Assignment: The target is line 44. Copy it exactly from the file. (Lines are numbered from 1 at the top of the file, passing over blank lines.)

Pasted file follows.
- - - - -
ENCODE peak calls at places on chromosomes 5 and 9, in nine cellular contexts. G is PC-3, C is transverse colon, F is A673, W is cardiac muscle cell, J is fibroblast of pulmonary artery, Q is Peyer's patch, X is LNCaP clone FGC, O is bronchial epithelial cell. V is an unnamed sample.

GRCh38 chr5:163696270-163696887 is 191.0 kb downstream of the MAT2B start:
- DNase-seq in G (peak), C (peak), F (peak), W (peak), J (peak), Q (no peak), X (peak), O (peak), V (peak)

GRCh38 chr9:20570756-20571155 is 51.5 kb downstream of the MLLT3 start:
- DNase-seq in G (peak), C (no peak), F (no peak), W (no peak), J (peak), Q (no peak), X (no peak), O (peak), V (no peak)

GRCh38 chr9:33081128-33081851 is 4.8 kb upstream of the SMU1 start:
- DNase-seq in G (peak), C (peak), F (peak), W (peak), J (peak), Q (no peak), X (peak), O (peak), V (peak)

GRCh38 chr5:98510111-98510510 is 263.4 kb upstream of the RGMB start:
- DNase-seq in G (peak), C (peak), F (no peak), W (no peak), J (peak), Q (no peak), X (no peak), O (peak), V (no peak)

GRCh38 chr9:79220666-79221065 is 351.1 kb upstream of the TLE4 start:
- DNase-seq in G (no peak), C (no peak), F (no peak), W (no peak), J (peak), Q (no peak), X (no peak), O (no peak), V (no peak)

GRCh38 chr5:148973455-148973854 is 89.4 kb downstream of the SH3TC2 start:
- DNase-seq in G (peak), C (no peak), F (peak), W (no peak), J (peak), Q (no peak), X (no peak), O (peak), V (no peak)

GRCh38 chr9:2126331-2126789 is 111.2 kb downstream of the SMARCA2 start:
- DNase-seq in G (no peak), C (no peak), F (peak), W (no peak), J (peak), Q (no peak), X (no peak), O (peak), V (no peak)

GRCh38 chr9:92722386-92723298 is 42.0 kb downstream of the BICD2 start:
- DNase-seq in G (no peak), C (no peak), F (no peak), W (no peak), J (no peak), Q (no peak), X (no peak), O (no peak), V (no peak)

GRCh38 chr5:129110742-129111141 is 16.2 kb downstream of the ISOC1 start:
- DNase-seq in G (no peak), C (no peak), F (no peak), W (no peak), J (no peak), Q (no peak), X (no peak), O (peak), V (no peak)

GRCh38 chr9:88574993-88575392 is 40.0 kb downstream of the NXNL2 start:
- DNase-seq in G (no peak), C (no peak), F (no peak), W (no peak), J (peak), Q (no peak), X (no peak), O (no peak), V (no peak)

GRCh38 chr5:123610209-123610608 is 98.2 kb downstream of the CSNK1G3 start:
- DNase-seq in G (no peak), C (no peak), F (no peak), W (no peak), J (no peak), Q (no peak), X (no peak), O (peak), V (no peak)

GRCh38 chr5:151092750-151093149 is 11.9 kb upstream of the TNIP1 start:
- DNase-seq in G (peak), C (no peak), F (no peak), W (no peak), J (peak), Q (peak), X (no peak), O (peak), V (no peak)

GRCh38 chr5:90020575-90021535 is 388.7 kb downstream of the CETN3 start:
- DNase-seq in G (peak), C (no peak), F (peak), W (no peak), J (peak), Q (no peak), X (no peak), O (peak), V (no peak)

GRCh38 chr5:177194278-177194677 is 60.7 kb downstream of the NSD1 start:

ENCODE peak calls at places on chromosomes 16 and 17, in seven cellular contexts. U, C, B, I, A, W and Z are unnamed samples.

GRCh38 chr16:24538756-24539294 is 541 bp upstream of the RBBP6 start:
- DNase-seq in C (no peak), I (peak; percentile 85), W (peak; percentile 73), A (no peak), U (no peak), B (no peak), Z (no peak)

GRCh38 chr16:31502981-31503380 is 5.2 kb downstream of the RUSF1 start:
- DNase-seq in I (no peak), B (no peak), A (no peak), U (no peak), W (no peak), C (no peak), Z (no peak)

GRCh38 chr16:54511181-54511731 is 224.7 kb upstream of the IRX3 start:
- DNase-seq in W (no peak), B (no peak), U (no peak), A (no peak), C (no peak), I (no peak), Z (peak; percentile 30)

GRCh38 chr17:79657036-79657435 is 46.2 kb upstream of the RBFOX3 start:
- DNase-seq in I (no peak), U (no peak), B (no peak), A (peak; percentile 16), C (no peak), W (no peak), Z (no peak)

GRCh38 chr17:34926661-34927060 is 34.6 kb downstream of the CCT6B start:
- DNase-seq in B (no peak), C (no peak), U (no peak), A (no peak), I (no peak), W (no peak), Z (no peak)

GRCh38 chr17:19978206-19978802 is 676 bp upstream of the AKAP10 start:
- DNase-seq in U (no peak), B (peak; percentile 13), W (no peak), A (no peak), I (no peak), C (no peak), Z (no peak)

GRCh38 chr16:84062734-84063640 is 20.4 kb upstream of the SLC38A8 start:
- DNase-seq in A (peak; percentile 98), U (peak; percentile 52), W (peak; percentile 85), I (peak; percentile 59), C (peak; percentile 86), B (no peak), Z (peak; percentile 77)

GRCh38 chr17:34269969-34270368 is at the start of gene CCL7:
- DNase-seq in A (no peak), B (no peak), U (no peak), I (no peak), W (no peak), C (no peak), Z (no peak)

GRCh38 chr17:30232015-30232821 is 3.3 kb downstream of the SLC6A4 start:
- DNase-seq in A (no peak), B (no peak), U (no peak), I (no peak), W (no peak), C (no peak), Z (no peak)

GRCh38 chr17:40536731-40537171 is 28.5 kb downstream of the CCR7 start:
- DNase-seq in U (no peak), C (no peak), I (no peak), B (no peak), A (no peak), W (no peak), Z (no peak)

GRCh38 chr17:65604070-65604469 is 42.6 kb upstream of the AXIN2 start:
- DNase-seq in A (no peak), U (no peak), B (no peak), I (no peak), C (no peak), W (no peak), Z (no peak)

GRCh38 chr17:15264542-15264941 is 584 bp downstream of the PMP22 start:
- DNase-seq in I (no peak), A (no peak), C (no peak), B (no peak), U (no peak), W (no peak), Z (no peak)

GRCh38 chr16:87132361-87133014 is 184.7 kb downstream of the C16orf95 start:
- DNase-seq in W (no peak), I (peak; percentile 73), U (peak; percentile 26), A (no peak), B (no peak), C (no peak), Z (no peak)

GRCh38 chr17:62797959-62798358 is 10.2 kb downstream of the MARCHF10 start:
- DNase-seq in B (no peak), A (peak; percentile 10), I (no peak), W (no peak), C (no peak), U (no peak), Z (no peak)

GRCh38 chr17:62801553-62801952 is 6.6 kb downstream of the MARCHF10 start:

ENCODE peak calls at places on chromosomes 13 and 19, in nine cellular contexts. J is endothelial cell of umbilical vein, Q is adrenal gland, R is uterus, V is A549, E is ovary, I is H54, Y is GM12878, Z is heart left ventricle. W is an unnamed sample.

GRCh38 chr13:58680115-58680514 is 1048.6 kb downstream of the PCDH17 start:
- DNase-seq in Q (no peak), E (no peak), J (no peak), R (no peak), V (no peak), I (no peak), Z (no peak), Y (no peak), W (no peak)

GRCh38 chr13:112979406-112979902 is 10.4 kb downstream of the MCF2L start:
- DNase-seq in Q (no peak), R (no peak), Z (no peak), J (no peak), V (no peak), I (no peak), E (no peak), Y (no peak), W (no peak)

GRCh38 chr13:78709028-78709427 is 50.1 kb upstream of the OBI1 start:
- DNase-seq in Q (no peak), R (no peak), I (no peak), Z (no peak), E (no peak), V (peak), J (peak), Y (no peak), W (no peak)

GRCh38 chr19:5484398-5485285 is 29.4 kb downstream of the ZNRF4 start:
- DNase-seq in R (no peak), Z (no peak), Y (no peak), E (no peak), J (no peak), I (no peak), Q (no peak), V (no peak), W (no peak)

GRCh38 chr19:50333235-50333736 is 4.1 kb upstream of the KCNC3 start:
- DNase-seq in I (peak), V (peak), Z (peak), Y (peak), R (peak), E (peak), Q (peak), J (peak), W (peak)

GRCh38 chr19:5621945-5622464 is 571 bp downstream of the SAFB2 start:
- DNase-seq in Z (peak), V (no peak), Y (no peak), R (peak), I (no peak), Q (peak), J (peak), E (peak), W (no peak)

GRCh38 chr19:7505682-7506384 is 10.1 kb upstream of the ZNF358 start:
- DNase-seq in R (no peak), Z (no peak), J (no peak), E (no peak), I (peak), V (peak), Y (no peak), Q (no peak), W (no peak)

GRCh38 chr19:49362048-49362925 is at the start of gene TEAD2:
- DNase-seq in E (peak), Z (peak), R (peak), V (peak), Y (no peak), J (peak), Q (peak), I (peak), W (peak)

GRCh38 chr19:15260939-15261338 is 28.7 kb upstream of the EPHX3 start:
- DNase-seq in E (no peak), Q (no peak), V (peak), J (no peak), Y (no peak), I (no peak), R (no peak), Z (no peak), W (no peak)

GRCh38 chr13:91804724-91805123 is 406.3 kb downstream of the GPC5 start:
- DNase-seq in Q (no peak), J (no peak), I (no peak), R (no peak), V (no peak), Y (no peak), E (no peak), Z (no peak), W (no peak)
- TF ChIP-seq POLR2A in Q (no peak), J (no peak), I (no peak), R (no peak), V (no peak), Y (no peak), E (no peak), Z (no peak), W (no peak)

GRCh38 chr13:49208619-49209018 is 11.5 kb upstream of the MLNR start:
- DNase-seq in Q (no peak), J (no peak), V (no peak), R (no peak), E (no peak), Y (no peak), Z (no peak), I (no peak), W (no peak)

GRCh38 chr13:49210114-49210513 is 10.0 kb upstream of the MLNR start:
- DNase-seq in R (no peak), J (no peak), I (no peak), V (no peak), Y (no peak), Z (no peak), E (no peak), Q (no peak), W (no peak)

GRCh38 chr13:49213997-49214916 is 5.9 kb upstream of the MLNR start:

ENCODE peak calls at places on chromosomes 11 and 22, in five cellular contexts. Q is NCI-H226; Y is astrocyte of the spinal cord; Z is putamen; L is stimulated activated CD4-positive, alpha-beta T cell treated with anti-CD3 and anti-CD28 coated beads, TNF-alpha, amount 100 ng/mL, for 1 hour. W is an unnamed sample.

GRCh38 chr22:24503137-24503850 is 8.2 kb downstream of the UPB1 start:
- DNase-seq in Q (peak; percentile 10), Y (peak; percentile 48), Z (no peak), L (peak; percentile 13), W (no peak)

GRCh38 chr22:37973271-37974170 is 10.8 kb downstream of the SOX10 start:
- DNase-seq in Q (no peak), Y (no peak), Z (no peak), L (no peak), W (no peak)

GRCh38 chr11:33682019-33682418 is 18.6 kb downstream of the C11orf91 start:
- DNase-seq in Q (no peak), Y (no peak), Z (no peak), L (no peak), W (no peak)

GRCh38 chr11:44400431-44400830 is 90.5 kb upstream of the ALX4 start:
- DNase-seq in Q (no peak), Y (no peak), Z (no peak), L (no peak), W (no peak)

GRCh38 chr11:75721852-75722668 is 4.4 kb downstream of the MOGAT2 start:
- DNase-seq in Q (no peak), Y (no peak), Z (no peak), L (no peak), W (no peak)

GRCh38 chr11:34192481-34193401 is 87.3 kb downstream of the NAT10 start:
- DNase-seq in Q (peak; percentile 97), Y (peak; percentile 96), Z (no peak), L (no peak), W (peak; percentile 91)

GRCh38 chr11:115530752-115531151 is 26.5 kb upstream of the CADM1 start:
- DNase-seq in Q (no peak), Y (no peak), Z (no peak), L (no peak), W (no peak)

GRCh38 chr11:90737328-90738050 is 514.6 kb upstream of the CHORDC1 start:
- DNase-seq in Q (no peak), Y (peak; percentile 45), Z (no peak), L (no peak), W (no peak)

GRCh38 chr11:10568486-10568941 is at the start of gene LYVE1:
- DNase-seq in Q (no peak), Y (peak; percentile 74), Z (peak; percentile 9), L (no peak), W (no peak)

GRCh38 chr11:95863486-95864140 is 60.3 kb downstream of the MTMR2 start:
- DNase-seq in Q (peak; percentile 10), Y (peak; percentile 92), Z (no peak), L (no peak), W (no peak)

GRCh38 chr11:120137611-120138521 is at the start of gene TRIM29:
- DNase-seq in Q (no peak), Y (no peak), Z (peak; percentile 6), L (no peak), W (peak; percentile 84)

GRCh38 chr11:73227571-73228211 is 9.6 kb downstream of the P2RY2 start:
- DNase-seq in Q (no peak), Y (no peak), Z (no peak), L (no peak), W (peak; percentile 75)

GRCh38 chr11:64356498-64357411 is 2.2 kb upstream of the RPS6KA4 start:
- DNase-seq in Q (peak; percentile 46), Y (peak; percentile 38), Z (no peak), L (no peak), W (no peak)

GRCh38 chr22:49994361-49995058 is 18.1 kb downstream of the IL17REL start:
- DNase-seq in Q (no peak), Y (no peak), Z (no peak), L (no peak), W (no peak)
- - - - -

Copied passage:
GRCh38 chr17:34269969-34270368 is at the start of gene CCL7: